All Together Now: Singing in sync at Theatre Aspen’s debut spring concert
“Three Part Harmony: The Playlist of Our Lives” concert is a cause for celebration, performers say
How does it feel to perform on a stage, indoors, for an in-person audience in Aspen in 2021?
“It’s just like Christmas morning and Fourth of July all at the same time,” said Tamyra Gray, one of three acclaimed Broadway singers performing in Theatre Aspen’s “Three Part Harmony: The Playlist of Our Lives” Sunday evening at Harris Hall.
“It’s like the anticipation and the excitement of getting back on stage and having a live audience be there and just being able to share space with other people again, it feels like a true, true celebration that I’m really looking forward to (and) really excited about.”
Gray joins fellow Broadway veterans Beth Malone and Elizabeth Stanley on stage for the Theatre Aspen first-ever springtime concert event directed by longtime choreographer and dancer Lorin Latarro.
The program features a lineup of classic tunes likely to ring a bell to most listeners from the likes of Adele, Alanis Morissette and the Indigo Girls as well as musical theatre hits, according to Latarro; the performers will also share personal anecdotes, she said.
“I cannot wait to hear these women sing together,” Latarro said. “I just think the three of them have such incredible voices and these songs are so beautiful, and Susan Drauss, our musical director, has made vocal arrangements of these songs so you’re going to hear some of them in a way that you’ve never heard them before.”
The performers, for their part, can’t wait either.
“I am so excited to be able to harmonize with other people,” Stanley said. “So much of the performing I’ve done this past year has been solo. … I think there’s something so powerful about hearing voices together and as a performer, to be in the same location when you are singing, making that sound, and you can hear the other person live, that’s just something that’s very hard to replicate.”
Gray is likewise looking forward to some in-person connection and a sense of community after a year of mostly virtual creative work.
“You still can’t see smiles 100% because everybody’s having their masks on,” Gray said. “But to look into the eyes of another person from the stage and just say ‘Hey, I see you, thank you for being here. We made it, we got through this, let’s celebrate this, this moment right here.’ It’s such an incredible feeling. I’m so, so excited about it.”
Gray encourages attendees to embrace the desire to sing and dance along Sunday night: “If the spirit moves you, don’t contain it,” she said.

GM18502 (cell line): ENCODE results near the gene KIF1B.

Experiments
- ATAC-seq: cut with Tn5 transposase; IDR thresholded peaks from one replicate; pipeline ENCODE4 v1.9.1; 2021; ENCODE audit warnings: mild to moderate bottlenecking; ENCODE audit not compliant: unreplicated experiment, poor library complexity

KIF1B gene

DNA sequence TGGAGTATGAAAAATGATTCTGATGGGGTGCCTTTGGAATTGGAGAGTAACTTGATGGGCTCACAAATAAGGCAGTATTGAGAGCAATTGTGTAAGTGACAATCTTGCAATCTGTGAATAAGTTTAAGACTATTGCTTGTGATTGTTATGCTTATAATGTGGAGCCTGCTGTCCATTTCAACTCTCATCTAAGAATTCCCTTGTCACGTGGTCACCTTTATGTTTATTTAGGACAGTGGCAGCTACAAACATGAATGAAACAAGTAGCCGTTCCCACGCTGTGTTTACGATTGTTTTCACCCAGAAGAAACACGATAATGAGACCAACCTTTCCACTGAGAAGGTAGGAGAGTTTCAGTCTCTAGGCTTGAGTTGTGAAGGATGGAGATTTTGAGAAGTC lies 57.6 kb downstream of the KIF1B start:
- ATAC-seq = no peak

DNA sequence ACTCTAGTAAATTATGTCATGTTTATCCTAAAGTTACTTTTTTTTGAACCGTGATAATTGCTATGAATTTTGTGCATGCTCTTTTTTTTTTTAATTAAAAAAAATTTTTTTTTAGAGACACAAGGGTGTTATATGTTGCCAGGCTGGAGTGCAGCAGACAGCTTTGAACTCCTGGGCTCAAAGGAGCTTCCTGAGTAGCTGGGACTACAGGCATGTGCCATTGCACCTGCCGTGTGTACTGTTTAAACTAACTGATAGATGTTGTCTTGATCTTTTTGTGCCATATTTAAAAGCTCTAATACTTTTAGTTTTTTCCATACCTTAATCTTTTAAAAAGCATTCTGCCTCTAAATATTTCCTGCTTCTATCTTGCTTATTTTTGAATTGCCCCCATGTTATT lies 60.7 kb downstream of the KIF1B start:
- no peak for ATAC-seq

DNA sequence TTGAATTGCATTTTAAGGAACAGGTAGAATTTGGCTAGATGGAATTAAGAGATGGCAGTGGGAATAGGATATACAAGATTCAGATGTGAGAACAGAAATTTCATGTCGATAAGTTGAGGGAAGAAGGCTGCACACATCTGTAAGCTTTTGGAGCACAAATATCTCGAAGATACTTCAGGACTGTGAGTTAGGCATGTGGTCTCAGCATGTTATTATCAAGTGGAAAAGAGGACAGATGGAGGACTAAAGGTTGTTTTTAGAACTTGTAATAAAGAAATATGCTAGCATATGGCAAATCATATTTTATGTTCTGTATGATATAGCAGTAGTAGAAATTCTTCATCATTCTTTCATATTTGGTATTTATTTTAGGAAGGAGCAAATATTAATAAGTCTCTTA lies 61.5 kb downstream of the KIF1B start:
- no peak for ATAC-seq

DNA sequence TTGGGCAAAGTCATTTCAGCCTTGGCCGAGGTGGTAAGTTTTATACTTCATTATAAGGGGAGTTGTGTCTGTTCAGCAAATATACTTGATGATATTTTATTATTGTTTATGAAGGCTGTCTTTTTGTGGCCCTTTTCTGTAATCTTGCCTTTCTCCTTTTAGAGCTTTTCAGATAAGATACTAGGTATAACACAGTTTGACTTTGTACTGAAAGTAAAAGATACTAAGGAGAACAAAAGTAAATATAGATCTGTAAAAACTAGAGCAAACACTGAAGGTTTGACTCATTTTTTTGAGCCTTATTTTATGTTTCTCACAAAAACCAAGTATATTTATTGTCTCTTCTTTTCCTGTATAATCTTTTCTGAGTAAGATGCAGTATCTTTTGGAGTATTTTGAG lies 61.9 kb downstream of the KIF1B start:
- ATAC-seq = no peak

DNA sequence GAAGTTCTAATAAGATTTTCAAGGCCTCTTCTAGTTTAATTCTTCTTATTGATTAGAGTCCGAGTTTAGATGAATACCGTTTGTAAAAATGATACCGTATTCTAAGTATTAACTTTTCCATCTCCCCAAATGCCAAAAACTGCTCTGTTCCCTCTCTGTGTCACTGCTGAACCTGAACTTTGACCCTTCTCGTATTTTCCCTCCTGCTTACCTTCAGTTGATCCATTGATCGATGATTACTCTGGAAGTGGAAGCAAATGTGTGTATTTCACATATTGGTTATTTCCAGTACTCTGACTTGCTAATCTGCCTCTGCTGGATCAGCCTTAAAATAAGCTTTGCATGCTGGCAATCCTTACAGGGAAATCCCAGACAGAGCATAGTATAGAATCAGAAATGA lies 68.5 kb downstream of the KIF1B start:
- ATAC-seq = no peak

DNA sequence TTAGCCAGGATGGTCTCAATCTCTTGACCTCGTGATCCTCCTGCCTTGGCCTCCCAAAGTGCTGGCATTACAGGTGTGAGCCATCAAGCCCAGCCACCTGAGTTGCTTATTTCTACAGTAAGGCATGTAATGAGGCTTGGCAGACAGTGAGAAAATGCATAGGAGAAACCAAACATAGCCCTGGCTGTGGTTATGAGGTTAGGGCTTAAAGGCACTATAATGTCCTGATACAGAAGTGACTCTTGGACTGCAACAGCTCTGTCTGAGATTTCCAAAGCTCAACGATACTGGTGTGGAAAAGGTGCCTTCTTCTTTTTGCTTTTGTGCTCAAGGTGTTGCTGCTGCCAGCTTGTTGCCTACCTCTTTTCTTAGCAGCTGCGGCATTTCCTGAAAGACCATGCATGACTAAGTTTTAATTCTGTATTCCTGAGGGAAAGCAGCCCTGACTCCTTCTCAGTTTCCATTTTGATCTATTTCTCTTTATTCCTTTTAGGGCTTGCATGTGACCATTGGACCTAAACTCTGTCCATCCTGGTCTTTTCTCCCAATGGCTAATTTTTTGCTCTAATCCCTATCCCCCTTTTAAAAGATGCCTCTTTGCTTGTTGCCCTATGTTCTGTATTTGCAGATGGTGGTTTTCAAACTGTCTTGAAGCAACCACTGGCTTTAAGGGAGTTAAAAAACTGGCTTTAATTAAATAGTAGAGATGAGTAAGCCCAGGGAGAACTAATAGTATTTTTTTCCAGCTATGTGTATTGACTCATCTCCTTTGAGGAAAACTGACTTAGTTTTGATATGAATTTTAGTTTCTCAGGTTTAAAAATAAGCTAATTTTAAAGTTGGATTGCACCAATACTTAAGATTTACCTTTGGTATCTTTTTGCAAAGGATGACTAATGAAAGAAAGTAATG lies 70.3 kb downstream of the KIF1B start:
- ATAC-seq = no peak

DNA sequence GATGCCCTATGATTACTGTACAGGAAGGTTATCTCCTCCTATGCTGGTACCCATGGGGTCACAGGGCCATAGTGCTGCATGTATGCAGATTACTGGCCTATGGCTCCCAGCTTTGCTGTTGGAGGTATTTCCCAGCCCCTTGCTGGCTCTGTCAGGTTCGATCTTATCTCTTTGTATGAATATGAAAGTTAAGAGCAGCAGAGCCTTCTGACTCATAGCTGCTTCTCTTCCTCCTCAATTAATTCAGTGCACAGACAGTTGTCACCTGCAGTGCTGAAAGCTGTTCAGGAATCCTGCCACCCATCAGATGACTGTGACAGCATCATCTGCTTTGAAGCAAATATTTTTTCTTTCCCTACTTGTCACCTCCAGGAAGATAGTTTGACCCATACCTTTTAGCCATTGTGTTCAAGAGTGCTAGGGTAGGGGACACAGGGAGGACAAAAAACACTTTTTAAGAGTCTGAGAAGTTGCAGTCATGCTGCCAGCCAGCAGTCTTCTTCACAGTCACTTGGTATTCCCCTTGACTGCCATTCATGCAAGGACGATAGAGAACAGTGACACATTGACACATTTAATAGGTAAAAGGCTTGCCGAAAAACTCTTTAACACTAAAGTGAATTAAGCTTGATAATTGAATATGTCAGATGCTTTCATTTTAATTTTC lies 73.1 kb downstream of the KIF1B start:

“Just to feel the energy of other people and just to bathe in that for a second will be just (a) wonderful, wonderful way to welcome spring,” Gray said.
It will also be a way to welcome what is now a nearly year-round slate of performances produced by Theatre Aspen. “Three Part Harmony” is the organization’s first spring concert, adding to a robust lineup of summer productions, a fall “Solo Flights” one-person show festival and a winter cabaret series.
Expanding the Theatre Aspen schedule beyond its summer programming is a goal more than three years in the making since producing director Jed Bernstein joined the organization in late 2017.
“It used to be that when the curtain came down in mid-August that nobody thought about Theatre Aspen again until the following June,” Bernstein said. Now, with performances for every season, “there’s lots of reasons to think about us.”
Bernstein also sees the concert as a potential launchpad to expand the reach of Theatre Aspen programming beyond the Roaring Fork Valley.
“I think this project has the potential for a life outside of Aspen, and I think that if we are successful here we might be able to present it in other places,” Bernstein said. There are no current plans to launch a touring production of the show “but I’m excited about that possibility,” he said.
Bernstein started discussing the idea of a spring concert with Malone last year when she was among the headliners of the celebrity concert series. (The Tony-nominated Malone has deep roots in the Aspen-Snowmass area and has performed in a number of Theatre Aspen productions over the years.)
Once the summer season had wrapped, “we looked for the first opportunity that we could” to launch the new event, Bernstein said.
“For us, the question was not ‘Why?’ The question was ’why not, if it can be done safely and in a high-quality way?’” Bernstein said.
The safety protocols of last summer’s performances at the Hurst Theatre — mask requirements, temperature checks and limited capacity — will apply at Harris Hall as well. Only 100 tickets were available for Sunday’s performance in a venue that typically seats 450.
The organization continues to adapt to public health protocols as restrictions change. But with sights set on a longer performance season than ever before, Theatre Aspen is ready for whatever comes its way.
“As long as somebody will be out there to applaud, we’ll be onstage to perform,” Bernstein said.
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The Pitkin County Sheriff’s Office is taking the lead in trying to close a gaping hole in the investigation of crimes in the upper Roaring Fork Valley by purchasing license plate-reading cameras likely to be used at the chokepoint entry and exits to Aspen.